BioWare is no stranger to success. They have successfully tackled Star Wars, one of the biggest franchises in existence, and turned it into an overnight sensation with their Knights Of The Old Republic series. After a string of hits, it was time to depart into new territory. The result is Mass Effect, a groundbreaking new adventure series.
BioWare missteps many pitfalls with Mass Effect, aiming it squarely at a mature audience with a taste for open ended storytelling and sprawling adventure. The game is vast in scale, encompassing a galaxy filled with multiple star systems and many exotic locales. The game's tale centers around Commander Shepard, an elite soldier with an impressive track record who is groomed from the start to become a SPECTRE, essentially the galaxy's version of a Black Operative. The player assumes the role of Shepard and immediately encounters a principle villain in the game: Saren, who has amassed a deadly army of cybernetic creatures called the Geth to attack the galaxy's seat of government. But there is a sinister force behind Saren's actions which has awoken from untold millennium to rake a path of destruction against all life in the galaxy. As Shepard, the player must take command of an elite Alliance ship called the Normandy, and track down a short list of individuals with special skills to combat the threat.
On PC, Mass Effect is obviously gorgeous, easily outshining its X-Box counterpart thanks to higher resolutions. The art style is very distinct and always manages to avoid the trap of mimicking past pop culture designs. Locales are brilliantly thought out and very detailed, but not all are perfect. Planetary missions can be quite redundant, relying on the same basic prefab structure for the mission, and there's not too much difference or interactivity on planet surfaces to warrant any real exploration. There are side quests involved in scouring the planets for resources and loot, but never once does any said mission truly impact the progression of the game. The PC version also suffers from some texture problems, most notably Garrus' face texture which is blurred as of the latest patch release. There is an unofficial fix on the internet however, but if you don't know where to look, it becomes frustrating.
ME's sound is terrific. There's nothing to complain about. Sound effects are vibrant, fresh, unique, and blast through with crystal clear clarity. The musical score is beautifully composed, mixing classic space opera symphony with 1980's electronic synthesizer elements that create a slight feeling of nostalgia. Almost every line of dialogue in the game is voice acted, and BioWare pulled out the stops by giving us some truly excellent voice actors. Fred Tatasciore is particularly scene-stealing as the villain Saren, and veteran voice actors such as Jennifer Hale, Keith David, Marinia Sirtis, and Seth Green round out the cast wonderfully. However, with any voice acted videogame, there's bound to be a little bit of cheese thrown in for good measure, and ME is no exception.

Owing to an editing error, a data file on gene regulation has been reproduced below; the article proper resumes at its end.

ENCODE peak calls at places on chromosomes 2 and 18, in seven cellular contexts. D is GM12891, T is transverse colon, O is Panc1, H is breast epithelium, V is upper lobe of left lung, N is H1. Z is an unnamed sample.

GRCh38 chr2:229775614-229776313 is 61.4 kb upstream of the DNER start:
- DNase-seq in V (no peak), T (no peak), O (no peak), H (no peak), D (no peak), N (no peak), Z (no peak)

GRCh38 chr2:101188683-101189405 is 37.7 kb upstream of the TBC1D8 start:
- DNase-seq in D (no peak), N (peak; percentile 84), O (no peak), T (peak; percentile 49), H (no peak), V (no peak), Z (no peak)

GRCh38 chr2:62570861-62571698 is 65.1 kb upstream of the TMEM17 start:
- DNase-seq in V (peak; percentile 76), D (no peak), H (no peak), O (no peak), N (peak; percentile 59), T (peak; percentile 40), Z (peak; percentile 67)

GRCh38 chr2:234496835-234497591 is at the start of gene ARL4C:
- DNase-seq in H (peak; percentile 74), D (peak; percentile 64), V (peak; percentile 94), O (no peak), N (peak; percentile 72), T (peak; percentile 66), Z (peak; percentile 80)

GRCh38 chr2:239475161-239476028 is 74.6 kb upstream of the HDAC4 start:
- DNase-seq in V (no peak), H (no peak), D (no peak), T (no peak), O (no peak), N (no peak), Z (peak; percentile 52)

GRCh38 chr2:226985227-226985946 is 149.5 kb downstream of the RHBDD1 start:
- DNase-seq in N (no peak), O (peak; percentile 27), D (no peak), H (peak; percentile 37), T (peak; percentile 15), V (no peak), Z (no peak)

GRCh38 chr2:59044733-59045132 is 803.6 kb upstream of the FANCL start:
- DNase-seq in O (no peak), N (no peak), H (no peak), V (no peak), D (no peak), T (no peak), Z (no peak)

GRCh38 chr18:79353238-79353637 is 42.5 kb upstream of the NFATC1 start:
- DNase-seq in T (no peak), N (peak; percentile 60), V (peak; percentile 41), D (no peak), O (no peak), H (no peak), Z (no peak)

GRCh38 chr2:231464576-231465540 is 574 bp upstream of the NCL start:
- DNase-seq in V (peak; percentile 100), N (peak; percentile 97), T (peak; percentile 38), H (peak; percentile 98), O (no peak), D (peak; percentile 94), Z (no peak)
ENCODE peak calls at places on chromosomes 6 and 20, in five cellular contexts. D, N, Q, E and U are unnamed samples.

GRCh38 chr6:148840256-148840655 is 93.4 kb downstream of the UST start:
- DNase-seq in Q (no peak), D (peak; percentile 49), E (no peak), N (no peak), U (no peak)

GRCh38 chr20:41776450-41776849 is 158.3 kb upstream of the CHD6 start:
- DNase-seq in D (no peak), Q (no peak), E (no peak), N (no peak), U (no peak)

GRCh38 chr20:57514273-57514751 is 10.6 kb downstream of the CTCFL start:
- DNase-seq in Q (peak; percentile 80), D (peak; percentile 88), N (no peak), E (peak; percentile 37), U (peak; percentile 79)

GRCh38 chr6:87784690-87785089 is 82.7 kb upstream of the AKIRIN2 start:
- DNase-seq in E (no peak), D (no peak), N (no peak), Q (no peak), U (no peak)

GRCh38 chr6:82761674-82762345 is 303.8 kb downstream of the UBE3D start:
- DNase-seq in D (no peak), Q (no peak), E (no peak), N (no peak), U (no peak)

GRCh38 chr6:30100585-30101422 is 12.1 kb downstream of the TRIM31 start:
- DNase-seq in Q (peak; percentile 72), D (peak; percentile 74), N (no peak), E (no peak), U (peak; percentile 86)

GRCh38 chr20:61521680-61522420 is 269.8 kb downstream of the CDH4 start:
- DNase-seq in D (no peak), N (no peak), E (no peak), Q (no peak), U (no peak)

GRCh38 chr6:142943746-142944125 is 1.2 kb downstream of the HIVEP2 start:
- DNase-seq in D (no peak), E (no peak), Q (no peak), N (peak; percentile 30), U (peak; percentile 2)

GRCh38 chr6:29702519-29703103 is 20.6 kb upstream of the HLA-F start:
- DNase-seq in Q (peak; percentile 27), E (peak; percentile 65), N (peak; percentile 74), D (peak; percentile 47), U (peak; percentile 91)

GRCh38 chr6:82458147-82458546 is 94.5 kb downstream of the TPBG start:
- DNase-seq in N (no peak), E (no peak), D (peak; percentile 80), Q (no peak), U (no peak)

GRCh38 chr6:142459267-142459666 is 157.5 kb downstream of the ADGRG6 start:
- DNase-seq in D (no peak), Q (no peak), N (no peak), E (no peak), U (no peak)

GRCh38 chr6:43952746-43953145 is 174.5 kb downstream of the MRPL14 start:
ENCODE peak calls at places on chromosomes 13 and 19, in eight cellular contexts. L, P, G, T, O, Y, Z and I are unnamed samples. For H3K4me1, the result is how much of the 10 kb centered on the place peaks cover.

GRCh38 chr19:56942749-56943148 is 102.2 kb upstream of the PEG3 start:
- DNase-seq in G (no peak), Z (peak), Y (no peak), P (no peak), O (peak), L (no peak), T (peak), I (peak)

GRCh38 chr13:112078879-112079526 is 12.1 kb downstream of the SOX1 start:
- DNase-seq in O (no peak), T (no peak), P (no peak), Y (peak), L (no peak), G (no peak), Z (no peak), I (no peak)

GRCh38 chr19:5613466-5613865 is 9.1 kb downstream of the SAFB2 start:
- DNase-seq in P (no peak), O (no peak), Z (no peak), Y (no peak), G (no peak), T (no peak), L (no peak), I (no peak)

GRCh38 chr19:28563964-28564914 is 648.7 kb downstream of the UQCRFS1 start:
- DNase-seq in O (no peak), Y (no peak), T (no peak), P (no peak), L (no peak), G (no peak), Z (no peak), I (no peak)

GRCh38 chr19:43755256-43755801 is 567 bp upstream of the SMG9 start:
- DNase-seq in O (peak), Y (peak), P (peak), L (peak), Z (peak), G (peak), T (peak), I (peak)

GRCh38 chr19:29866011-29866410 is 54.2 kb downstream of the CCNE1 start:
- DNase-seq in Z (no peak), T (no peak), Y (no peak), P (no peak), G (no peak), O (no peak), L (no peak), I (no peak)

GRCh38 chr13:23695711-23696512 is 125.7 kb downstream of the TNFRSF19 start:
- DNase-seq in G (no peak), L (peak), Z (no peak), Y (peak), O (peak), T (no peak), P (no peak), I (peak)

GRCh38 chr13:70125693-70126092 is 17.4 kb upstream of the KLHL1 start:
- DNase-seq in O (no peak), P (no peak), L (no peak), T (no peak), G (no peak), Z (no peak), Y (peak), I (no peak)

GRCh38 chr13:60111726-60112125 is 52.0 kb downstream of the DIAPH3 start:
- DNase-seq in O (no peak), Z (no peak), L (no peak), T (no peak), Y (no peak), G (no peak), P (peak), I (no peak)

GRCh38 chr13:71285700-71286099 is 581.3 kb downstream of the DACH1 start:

The game has been overhauled drastically from the console port and adapted specifically to PC controls for a smooth play experience. This includes redesigned menus and screens for a direct play experience. Control is excellent, and the ability to assign hotkeys to weapons makes swapping a breeze. Unfortunately, the game falls flat during the MAKO driving sequences. Driving up the sides of mountains in such a severely oversteering vehicle can be incredibly taxing. It's one of the few low points of the game.
The strength of Mass Effect lies in its story. It's engrossing from the word "Go," and never lets up. The general plot involves stopping Saren and his Geth army from locating the whereabouts of a fearsome and long-since dormant race of incredibly powerful machines, but that's just the tip of the iceberg. Commander Shepard can interact with over a hundred distinct characters throughout the course of the game, and, in typical BioWare fashion, accept side missions that involve sticking his/her nose where it doesn't normally belong. Patient and thorough players will uncover subplots that carry into future Mass Effect games, and truly flesh out the full experience of the story. Relationships play a vital role in ME. Regular conversations with your squad mates will unearth their personal histories, traumas, regrets, and strengths. There's even a fully fledged romantic subplot that can be pursued with one of two squad mates depending on the gender that the player selects at the start of the game. Some decisions in the game, romantic included, will greatly affect the way the player experiences Mass Effect 2 (if the player imports their ME1 character into ME2). When one stops to consider the sheer amount of work necessary for the BioWare team to tie up every loose end, dot every I, and cross every T, it's simply staggering.
Mass Effect shouldn't be missed. Even if sci-fi isn't quite your thing, there's still so much character depth, exploration and pure emotion in the game to make it a stunning experience on both heart and soul. The game's ability to completely customize Commander Shepard's gender and appearance means that both males and females can appreciate and enjoy the story on their terms. There's no excuse. Indeed, games like this don't come around too often! You truly are a fool to pass up this one.